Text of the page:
went back again. But, one old lady, kneeling on the pavement within, near the door, had seen it all, and had been immensely interested, without getting up; and this old lady's eye, at that juncture, I happened to catch: to our mutual confusion. She cut our embarrassment very short, however, by crossing herself devoutly, and going down, at full length, on her face, before a figure in a fancy petticoat and a gilt crown; which was so like one of the procession-figures, that perhaps at this hour she may think the whole appearance a celestial vision. Anyhow, I must certainly have forgiven her, her interest in the Circus, though I had been her Father Confessor.
There was a little fiery-eyed old man with a crooked shoulder, in the cathedral, who took it very ill that I made no effort to see the bucket (kept in an old tower) which the people of Modena took away from the people of Bologna in the fourteenth century, and about which there was war made and a mock-heroic poem by Tasso, too. Being quite content, however, to look at the outside of the tower, and feast, in imagination, on the bucket within; and preferring to loiter in the shade of the tall Campanile, and about the cathedral; I have no personal knowledge of this bucket, even at the present time.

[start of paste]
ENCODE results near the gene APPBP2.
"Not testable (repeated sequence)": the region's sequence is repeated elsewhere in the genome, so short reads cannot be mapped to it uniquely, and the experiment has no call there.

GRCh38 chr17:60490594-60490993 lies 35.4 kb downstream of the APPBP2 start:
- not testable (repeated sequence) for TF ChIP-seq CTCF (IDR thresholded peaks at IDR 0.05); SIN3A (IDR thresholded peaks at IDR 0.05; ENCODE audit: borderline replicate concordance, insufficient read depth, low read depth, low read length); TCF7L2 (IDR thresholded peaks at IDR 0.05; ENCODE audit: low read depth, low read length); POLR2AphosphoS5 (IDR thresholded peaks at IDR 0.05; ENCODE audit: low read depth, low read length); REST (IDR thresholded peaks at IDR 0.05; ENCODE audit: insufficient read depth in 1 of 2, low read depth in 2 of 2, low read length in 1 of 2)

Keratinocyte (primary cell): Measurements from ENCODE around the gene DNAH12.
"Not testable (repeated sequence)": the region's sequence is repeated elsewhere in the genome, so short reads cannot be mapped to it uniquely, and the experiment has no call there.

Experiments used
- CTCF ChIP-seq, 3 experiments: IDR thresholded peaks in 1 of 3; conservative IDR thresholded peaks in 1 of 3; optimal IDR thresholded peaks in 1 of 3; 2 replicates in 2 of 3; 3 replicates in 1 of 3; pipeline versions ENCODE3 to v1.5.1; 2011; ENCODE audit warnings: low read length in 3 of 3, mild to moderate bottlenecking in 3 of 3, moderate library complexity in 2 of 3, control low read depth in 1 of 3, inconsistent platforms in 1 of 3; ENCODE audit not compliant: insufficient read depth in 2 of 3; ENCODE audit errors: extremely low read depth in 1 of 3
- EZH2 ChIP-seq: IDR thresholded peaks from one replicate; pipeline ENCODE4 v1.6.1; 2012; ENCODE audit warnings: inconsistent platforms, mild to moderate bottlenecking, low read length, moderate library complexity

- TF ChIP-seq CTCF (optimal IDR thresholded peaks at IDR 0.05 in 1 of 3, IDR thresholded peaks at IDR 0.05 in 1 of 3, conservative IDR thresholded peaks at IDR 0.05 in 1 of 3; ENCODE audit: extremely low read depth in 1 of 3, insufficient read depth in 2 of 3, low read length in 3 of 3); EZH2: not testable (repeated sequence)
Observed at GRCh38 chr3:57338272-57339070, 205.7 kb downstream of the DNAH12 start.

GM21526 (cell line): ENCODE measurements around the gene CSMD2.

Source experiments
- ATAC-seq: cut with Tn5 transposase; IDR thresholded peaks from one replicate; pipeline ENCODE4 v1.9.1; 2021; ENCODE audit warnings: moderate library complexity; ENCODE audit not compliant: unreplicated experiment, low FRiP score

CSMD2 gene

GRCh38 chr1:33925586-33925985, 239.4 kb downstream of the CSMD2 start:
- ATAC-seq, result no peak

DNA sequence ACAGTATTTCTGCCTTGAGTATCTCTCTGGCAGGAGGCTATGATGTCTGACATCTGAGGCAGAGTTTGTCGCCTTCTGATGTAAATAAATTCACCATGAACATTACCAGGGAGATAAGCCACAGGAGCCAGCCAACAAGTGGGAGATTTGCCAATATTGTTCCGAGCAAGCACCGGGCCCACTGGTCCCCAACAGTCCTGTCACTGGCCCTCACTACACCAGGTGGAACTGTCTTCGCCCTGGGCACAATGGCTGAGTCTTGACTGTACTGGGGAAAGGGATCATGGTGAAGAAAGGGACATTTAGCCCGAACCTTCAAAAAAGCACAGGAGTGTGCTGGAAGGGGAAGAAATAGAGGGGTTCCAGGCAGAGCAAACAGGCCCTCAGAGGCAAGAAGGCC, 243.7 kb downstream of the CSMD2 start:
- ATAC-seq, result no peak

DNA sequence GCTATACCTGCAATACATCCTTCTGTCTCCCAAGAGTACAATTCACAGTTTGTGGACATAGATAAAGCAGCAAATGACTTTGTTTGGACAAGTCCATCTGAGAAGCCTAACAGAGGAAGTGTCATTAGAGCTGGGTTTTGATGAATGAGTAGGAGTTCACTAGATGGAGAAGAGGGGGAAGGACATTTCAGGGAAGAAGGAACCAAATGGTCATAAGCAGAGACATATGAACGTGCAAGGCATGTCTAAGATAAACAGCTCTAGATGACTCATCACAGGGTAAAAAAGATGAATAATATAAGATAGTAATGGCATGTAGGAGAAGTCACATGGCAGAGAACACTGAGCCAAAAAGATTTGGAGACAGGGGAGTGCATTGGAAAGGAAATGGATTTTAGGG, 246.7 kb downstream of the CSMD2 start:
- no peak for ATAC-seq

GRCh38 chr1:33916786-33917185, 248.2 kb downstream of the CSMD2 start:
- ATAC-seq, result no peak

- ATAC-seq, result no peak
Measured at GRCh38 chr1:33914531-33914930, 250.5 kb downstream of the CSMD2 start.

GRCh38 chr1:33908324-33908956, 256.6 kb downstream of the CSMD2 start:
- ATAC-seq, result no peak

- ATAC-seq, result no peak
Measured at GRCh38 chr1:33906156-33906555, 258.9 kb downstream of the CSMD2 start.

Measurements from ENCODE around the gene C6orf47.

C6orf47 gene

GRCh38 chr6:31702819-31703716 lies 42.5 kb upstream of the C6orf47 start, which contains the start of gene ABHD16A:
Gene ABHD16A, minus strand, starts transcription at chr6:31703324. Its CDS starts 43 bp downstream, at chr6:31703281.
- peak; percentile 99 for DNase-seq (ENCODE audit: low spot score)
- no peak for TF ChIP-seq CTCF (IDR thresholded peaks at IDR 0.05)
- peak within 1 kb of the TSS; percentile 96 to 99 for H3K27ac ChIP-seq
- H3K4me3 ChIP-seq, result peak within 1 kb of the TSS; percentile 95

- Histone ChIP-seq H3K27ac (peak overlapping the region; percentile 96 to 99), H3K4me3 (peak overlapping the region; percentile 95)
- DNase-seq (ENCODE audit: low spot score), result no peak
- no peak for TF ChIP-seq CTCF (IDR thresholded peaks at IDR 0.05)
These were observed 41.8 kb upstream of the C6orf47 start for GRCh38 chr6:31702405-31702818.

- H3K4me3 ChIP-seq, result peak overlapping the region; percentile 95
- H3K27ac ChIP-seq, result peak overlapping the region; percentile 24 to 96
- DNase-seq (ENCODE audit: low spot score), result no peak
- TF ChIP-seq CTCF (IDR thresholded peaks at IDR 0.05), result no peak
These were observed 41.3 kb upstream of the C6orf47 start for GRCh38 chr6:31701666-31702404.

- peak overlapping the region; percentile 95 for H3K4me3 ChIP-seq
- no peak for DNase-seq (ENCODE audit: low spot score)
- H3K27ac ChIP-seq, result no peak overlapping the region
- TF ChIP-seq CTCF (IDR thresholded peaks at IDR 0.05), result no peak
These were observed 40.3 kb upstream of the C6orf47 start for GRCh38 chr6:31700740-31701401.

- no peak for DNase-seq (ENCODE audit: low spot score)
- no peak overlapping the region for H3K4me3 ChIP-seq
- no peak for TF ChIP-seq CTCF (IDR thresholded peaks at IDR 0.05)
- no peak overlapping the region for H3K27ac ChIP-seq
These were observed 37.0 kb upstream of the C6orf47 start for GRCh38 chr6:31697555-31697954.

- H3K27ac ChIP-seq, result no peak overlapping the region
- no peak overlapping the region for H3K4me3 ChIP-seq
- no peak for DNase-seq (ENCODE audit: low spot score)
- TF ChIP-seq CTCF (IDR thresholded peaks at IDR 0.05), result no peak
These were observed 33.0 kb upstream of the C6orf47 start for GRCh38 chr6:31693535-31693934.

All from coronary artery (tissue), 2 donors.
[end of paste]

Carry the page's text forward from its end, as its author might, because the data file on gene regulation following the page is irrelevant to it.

Indeed, we were at Bologna, before the little old man (or the Guide-Book) would have considered that we had half done justice to the wonders of Modena. But it is such a delight to me to leave new scenes behind, and still go on, encountering newer scenes—and, moreover I have such a perverse disposition in respect of sights that